IIPC Steering Committee Election 2021: nomination statements

The Steering Committee, composed of no more than fifteen Member Institutions, provides oversight of the Consortium and defines and oversees its strategy. This year five seats are up for election/re-election. In response to the call for nominations to serve on the IIPC Steering Committee for a three-year term commencing 1 January 2022, six IIPC member organisations have put themselves forward:

An election is held from 15 September to 15 October. The IIPC designated representatives from all member organisations will receive an email with instructions on how to vote. Each member will be asked to cast five votes. The representatives should ensure that they read all the nomination statements before casting their votes. The results of the vote will be announced on the Netpreserve blog and Members mailing list on 18 October. The first Steering Committee meeting will be held online.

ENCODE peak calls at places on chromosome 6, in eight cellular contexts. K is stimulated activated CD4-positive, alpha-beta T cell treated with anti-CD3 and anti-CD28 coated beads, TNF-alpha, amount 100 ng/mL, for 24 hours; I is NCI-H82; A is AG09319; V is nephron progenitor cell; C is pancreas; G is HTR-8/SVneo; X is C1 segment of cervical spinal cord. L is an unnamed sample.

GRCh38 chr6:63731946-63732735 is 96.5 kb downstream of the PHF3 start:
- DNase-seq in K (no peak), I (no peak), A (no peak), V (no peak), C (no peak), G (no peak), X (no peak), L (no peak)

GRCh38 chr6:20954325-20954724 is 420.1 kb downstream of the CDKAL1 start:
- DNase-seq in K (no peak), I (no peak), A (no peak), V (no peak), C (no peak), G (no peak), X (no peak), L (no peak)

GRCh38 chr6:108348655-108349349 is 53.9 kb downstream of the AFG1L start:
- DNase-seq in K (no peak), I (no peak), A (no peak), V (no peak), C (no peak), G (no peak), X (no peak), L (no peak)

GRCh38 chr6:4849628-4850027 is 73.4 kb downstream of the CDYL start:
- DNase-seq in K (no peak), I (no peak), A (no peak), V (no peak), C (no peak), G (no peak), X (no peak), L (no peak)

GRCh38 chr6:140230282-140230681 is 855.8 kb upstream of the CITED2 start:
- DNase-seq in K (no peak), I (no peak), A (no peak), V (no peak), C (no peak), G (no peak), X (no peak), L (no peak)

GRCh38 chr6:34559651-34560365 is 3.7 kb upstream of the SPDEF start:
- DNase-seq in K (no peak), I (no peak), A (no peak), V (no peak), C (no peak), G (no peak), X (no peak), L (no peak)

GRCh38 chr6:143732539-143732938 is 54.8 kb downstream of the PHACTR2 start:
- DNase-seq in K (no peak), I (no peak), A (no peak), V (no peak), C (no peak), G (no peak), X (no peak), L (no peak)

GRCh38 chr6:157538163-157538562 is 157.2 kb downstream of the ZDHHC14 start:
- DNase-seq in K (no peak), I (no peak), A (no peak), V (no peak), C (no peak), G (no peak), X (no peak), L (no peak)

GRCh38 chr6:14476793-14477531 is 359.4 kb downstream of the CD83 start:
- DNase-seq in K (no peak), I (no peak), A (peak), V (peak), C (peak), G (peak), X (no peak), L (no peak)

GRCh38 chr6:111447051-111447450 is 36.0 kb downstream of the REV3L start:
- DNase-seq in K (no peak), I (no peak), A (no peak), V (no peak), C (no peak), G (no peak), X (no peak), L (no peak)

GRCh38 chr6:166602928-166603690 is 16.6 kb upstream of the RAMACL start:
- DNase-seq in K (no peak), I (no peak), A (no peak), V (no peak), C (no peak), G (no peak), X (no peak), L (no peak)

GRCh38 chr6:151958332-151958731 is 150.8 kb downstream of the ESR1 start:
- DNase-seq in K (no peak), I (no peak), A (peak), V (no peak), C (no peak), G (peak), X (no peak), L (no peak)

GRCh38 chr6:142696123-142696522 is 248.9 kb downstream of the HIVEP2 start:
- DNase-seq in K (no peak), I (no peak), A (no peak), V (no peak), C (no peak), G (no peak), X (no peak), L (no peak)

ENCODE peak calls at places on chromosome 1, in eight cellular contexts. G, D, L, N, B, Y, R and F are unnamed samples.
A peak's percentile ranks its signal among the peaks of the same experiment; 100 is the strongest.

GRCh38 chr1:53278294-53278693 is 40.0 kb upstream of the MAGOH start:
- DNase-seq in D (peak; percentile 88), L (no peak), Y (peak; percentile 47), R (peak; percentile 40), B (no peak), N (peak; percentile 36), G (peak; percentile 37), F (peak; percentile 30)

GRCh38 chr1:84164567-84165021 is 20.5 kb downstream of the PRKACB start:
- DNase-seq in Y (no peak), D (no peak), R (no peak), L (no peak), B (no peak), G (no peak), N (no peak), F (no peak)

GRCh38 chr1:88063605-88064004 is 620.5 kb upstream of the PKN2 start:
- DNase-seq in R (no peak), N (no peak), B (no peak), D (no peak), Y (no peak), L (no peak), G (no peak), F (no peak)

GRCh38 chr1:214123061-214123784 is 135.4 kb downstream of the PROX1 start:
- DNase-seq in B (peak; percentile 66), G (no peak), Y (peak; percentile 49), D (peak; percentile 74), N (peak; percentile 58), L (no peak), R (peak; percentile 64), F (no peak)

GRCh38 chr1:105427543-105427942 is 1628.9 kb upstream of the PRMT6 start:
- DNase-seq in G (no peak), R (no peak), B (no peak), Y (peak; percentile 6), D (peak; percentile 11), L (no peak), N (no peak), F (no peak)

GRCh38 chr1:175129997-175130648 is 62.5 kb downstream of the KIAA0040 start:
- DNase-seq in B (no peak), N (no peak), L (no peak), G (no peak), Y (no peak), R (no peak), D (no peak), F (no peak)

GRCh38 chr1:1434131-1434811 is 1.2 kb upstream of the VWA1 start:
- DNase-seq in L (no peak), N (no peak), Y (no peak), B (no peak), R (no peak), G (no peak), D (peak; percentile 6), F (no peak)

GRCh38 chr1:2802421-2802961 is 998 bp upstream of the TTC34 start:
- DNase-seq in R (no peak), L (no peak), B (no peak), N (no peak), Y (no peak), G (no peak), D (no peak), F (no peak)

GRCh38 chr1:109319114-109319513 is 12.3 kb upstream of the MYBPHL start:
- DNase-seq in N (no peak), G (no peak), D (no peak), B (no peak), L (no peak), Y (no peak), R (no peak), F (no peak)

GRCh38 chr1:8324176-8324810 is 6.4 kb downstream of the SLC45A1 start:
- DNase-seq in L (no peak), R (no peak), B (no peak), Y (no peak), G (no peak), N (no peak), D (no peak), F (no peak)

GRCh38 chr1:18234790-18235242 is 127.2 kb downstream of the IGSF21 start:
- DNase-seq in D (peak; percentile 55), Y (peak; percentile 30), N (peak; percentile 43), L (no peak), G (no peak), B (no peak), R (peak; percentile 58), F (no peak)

If you have any questions, please contact the IIPC Senior Program Officer.

Nomination statements in alphabetical order:

Bibliothèque nationale de France / National Library of France

BnF-logoThe National Library of France (BnF) started its web archiving programme in the early 2000s and now holds an archive of nearly 1.5 petabyte. We develop national strategies for the growth and outreach of web archives and host several academic projects in our Data Lab. We use and share expertise about key tools for IIPC members (Heritrix 3, OpenWayback, NetarchiveSuite, webarchive-discovery) and contribute to the development of several of them. We have developed BCweb, an open source application for seeds selection and curation, also shared with other national libraries in Europe.

The BnF has been involved in IIPC since its very beginning and remains committed to the development of a strong community, not only in order to sustain these open source tools but also to share experiences and practices. We have attended, and frequently actively contributed to, general assembly meetings, workshops and hackathons, and most IIPC working groups.